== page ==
The most significant change to the inversion rules in the proposal going through Congress is that the ownership threshold for foreign corporations to be treated as domestic would be decreased to only 50% - meaning, in order for the foreign corporation to avoid being treated as a domestic corporation under section 7874, the former shareholders of the domestic corporation must hold 50% or less of the new foreign parent entity.  This new threshold would make it significantly harder for large domestic companies to find foreign merger partners with whom they could employ a viable inversion transaction. 

In addition, the proposed new rules would add an additional provision under which an inverted company will continue to be treated as a domestic entity (even if the old shareholders hold less than 50% of the new company) if the management and control remains in the United States and 25% of either the employees, assets, or sales of the merged company is in the United States.

The Democratic-backed proposal, as currently drafted, would impose these rules for a two-year period.  This is designed to create a moratorium on such inversion transactions to allow Congress and the Treasury Department to more fully research the issue to determine the best approach to address the problem. 

Broader Tax Reform

Republicans, however, believe that any such measures are merely treatments of the symptoms without addressing the more fundamental problems in the U.S. tax system.  They argue that a full tax reform of the entire Internal Revenue Code - including lowering the corporate tax rate, simplifying the Code by removing special interest provisions, and moving towards a more territorial system of taxation (in which only U.S.-source income would be subject to United States tax) - would remove the impetus for domestic companies to engage in inversion transactions.  According to this line of reasoning, reforms to the inversion transactions rules should only be done in conjunction with a broad tax reform initiative.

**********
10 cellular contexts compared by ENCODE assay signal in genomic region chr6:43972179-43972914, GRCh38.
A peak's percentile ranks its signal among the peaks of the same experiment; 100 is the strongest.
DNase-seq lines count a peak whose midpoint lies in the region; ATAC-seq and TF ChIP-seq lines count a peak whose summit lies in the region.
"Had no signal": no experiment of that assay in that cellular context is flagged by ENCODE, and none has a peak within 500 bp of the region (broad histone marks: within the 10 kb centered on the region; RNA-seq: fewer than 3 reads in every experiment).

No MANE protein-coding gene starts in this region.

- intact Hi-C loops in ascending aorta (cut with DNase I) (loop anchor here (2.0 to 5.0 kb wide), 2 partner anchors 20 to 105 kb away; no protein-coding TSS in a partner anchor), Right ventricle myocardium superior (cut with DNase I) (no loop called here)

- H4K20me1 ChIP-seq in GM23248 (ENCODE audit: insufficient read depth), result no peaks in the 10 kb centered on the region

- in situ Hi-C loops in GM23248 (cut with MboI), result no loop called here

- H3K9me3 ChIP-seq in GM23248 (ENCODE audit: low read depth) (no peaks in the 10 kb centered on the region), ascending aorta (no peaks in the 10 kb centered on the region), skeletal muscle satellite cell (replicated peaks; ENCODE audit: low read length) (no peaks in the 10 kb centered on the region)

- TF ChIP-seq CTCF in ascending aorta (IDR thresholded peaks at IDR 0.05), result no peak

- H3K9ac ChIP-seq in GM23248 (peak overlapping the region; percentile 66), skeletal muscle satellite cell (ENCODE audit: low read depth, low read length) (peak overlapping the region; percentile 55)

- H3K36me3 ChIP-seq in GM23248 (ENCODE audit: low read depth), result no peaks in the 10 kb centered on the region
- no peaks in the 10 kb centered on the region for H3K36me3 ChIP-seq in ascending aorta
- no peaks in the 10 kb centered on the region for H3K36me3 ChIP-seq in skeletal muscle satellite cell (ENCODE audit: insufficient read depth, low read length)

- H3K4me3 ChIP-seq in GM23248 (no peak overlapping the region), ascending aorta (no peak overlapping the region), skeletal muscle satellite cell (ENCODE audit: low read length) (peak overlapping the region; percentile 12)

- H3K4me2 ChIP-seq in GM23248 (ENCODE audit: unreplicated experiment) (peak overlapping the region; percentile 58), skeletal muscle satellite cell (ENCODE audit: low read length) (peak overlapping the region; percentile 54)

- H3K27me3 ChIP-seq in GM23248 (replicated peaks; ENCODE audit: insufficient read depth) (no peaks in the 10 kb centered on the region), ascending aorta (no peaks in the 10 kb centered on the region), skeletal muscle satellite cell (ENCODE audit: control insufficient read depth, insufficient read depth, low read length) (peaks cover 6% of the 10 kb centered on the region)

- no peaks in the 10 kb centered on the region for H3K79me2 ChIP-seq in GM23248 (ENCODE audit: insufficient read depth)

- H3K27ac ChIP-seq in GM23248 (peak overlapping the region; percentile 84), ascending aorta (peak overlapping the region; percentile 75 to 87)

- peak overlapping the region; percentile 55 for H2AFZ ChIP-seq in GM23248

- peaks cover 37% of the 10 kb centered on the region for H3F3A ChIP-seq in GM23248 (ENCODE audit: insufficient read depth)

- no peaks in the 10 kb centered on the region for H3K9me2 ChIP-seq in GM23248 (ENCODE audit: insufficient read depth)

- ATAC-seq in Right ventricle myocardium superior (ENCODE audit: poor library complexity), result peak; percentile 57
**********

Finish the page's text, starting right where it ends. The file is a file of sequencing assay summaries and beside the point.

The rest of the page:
Such a broad tax reform could take the form of one of the numerous proposals issued over the past few years designed to move the United States to a more territorial tax system  through a full or partial dividends received deduction.  Other proposals such as the discussion draft proposals issued by the Senate Finance Committee in November 2013, would substantially revise the subpart F and PFIC rules.  Rather than the current deferral rules, these proposals would reform the rules under a principle that all foreign income should be taxed immediately or not at all.  Other, more radical tax reform proposals could include replacing the current system with a VAT or other type of non-income tax.

All these proposals are aimed at eliminating the complexity and unfairness inherent in the current system, while lightening the heavy tax burden of U.S. multinational corporations.  However, while many of these proposals have a great amount of merit, the unfortunate reality is that any such broad tax reform would require a significant amount of bipartisan cooperation, which is sorely missing in the current political environment.

While the debate rages on in Washington, U.S. multinational companies are self-selecting out of the U.S. by seeking out foreign partners for inversion transactions.  If anything, the debate itself is pushing more companies to do so before any legislation is enacted.  While the proposed legislation contains a “threat” of a retroactive effective date of May 9, 2013, many companies are still rushing to try to consummate mergers under an assumption that any ultimately-passed legislation will have a prospective effective date.  Getting in under the wire should therefore be a high priority for any company considering an inversion transaction.